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The Human Element of Financial Planning

The Human Element of Financial Planning

July 09, 2019

I love movies. While my wife watches Bravo TV and the Real Housewives of Bemidji or Waxahachie or wherever else Bravo is poisoning the TV airwaves (Hi Honey!), I’m on my iPad catching up on emails, watching Billions (Best show since the original 24) or sometimes scrolling through movie clips on YouTube. One of my favorites from the last few years was “Sully” starring Tom Hanks. It's a great movie, based on the true story of the Miracle on the Hudson where Captain Charles “Sully” Sullenberg water landed a commercial jet on the Hudson River only minutes after a bird strike hit their plane during takeoff from LaGuardia.

You may remember the story of how Sully’s quick thinking saved 200 plus passengers and crew on board, but what’s easy to forget is the fact that after the water landing, many in the FAA were trying to make Sully the scapegoat for the plane going down in the Hudson instead of returning the plane to an airport.

Watch the clip below:

The FAA in the movie was showing flight simulations with captains hitting the birds in flight simulators and then immediately heading for a nearby airport. No time for decision making, calculations, fear, rationale, just cold, hard, robotic simulations. That’s where Hanks knocks down my favorite line in the movie.

I wish I could have seen this hearing in real life, with the real Captain. I’d like to think he actually said “You are looking for human error. Then make it human.” Maybe he said it; maybe he didn’t. The line was perfect for the movie at least.

Like many other things in my life, this makes me think of my career as a financial advisor. So many “gurus” or just average Joes on social media platforms talking about personal finance like it's just so freaking simple. Invest in this, get your double-digit returns, go with the cheapest funds, you don’t need an advisor, take this average return, project it on a linear trajectory over 20, 30, 40 years, you’ll be a multimillionaire!!! It's not just the gurus and pundits, the downside of social media is it can give people who know next to NOTHING a platform to spew their narrative to millions. It can be easy to take something seen on Twitter or television as the truth without realizing the bigger, complete picture.

If it was so easy to become wealthy, then why aren’t there more millionaires? These linear projections using 7th-grade math rarely account for taxes that have to be paid, even in those tax-deferred 401ks and IRAs. Not only the taxes, what about the fees?

Even if you’re investing on a “DIY” investing app with low fees, how easy would it be to keep investing when times get tough, let alone staying the course and not selling when everyone around you is in a panic?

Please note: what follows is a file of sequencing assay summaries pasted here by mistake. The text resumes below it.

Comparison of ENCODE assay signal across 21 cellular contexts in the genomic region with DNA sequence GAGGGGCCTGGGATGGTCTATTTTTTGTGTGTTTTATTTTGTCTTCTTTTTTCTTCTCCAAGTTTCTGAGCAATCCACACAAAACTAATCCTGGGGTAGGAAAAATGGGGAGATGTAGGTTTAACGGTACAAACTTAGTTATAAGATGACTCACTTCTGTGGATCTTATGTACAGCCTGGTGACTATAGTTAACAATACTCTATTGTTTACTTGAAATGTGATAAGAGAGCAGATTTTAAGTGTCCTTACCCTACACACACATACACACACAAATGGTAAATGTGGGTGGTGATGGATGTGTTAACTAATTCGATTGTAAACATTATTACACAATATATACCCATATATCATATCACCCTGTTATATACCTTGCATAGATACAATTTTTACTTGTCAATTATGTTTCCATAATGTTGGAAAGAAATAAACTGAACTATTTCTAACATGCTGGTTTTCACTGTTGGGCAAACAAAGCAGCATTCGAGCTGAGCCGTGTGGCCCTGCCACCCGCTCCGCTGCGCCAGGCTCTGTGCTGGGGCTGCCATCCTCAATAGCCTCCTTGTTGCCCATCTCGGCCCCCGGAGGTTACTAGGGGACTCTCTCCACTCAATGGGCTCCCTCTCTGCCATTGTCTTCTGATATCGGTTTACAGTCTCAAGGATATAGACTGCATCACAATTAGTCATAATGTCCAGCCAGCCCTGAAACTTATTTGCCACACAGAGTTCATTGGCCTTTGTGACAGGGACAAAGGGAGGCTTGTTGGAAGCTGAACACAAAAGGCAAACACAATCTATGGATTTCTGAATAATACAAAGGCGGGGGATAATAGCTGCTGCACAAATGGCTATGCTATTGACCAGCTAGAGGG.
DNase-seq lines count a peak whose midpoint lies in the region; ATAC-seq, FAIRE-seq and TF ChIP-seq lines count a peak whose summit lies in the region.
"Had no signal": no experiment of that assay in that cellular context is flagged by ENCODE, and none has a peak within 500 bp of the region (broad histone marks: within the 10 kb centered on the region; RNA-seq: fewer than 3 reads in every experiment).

My question to that would be if we have another 15, 20, 30, 40% bear market, would you stay the course? Or sell at a loss? It's easy when the market is doing great, or maybe you’re young and just starting out, not a ton to lose so who cares if the market dips? Cheaper prices! But maybe when the market actually turns as it did in the 4th quarter of 2018, maybe you sold at a loss. And maybe you missed the upside of the first quarter in 2019.

I sound like I’m defending my career, and you’re right I am. But I’m not arguing you should be paying me 1% or less to ONLY manage your money. You’re right! A robot or an algorithm could do that for cheaper. You could index. But what about your behavior? That algo isn’t going to hold your hand and remind you of the math. The robo platform app on your phone isn’t going to remind you that your 3 kids need you to get those wills done or insurance in force. The app won’t meet with you once or twice per year to make sure you’re saving 20% of your income, the minimum savings rate required for most folks to reach financial independence.

The linear, robotic projections are just like those flight simulations and the FAA trying to attack Sully. Many are looking at Gross rates of return, they’re not accounting for taxes, and once you pull that layer, even if you’re doing it yourself, you need to remember Sully.

“You are looking for human error. Then make it human.”

You’re human too, trying to provide and care for your family and build your balance sheet. Maybe it’s time to partner with another human to help with the human element. Are you 100% confident that you and that app on your iPhone can reach your optimal financial potential? If you’re not, maybe it’s time to partner with someone who can leverage tech AND help you with your behavior.

If you think I might be that guy, send me an email at, or send me a message on LinkedIn or on Facebook at my page, “Andrew Matthieson, Ashford Advisors” and let's get to work.